The City of Burlington, in collaboration with Indigenous residents and local communities, has installed Bimose Agaming | Walking along the Lake, an art walk featuring the work of First Nations, Métis and Inuit artists. Bimose Agaming is Anishinaabemowin, the traditional language of the treaty holders, the Mississaugas of the Credit First Nation.
Throughout Spencer Smith Park, electrical boxes have been wrapped with the artwork of Indigenous artists from across Turtle Island. Visitors are encouraged to walk westwards to Lakeshore Road and Nelson Avenue, where an Orange Crosswalk has been installed to serve as a permanent reminder of Burlington’s commitment to Truth and Reconciliation. From here, visitors may continue to the Joseph Brant Museum to explore the sculpture Conversations and Stories by David General, an Oneida/Mohawk artist and member of the Six Nations of the Grand River.
Burlington’s first Orange Crosswalk was unveiled on September 30, 2022. This Crosswalk was created in consultation with Indigenous residents and local communities to serve as a permanent reminder of Burlington’s commitment to Truth and Reconciliation. The road has been painted orange in honour of children of the residential school system. This crosswalk acknowledges the strength and survival of residential school survivors, and honours the victims, their families and communities.
I was born on Six Nations of the Grand River and raised on Mississaugas of the Credit First Nation. I’ve often mentioned my dual citizenship. Conversations and Stories is my homage to our similar history, development and resilience. We owe immense gratitude to past and present generations of speakers whose time, energy and commitment have retained, protected and revitalized our respective languages.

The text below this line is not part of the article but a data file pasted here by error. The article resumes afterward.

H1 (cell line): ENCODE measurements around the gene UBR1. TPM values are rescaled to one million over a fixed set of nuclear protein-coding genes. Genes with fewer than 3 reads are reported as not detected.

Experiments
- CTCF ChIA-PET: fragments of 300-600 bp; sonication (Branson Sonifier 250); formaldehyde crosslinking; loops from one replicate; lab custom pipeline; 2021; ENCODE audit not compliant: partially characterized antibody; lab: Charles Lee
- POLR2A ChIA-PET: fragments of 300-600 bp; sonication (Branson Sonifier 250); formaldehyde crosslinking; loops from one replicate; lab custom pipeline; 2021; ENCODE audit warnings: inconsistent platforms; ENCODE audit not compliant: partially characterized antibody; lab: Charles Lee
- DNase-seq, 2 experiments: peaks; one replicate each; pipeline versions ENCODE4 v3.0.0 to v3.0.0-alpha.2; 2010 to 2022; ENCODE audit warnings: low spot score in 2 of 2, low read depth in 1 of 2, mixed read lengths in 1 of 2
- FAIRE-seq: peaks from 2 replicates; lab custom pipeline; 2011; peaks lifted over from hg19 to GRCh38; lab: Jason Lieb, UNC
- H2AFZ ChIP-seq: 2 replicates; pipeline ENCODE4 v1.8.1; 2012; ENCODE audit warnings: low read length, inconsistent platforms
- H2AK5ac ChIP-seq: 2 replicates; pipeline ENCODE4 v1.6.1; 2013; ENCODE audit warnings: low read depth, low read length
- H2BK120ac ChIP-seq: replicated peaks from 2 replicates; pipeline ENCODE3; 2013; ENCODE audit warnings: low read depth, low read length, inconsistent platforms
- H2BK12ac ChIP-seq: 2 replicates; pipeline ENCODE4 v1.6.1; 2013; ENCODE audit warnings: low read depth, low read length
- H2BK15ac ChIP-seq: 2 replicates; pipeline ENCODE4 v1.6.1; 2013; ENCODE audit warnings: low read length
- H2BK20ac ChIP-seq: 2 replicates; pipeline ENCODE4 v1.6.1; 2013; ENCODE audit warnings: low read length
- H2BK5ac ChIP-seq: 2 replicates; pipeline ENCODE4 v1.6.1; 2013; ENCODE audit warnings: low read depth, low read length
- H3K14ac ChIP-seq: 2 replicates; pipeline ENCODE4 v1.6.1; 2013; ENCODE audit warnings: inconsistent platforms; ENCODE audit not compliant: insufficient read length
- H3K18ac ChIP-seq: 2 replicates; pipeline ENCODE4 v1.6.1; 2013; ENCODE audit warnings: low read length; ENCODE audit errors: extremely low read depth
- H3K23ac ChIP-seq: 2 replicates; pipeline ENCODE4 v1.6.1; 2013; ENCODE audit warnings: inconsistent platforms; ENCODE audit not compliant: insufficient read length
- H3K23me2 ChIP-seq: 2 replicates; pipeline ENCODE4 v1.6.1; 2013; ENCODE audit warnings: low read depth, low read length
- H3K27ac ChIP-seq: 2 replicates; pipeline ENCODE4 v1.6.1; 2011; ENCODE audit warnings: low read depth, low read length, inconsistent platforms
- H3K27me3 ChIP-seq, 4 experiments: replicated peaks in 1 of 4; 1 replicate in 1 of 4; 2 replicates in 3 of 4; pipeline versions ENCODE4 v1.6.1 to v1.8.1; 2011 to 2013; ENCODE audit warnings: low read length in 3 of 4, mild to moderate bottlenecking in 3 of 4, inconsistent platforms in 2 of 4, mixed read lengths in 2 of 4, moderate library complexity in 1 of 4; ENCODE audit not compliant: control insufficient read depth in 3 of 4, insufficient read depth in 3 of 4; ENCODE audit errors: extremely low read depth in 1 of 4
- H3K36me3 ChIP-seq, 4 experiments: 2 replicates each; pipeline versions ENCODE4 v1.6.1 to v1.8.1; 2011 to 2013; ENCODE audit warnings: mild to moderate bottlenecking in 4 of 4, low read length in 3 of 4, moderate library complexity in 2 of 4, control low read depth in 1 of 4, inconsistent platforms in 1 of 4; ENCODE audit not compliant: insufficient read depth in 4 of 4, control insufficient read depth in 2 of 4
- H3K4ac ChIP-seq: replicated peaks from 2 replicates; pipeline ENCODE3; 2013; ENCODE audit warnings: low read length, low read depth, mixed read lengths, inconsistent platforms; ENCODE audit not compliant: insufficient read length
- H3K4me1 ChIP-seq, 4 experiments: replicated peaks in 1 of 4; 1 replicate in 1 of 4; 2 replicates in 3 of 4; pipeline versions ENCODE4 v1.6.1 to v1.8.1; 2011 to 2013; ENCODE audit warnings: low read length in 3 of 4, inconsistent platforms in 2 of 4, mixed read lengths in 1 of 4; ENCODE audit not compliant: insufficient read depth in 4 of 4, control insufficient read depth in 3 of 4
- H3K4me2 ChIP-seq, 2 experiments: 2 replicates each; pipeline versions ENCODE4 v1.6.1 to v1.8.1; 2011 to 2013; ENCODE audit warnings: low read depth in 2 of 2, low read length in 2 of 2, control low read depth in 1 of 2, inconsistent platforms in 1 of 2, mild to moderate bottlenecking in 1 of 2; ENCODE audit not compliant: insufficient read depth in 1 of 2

Conversations and Stories poses two female figures walking to an event where they will share lessons their garments bear and answer questions the gathering put forward.
Our traditional knowledge, ceremonies, teachings, governance and worldviews provide much for us to talk about – much to share. We celebrate the Thanksgiving Address, Seven Grandfather Teachings and the Medicine Wheel as gifts of guidance. Onkwehón:we and Anishinaabe Peoples are taking voices once considered in crisis and setting them on a path as timeless and as enduring as granite.
I am fortunate to have daughters and grandchildren committed to learning and teaching Kanyen’kéha (Mohawk language). Fortunate to have created several outdoor works of art that carry Onkwehón:we and Anishinaabe languages future generations recognize and be inspired learn and express.
Niá:wen Kowa. Chi Migwetch.
This sculpture was made possible in part by the generous donation of Dan Lawrie.
Throughout Spencer Smith Park, electrical boxes have been wrapped with the artwork of First Nations, Métis and Inuit artists from across Canada. Learn more about the artists and their inspiration below:
Halifax, Nova Scotia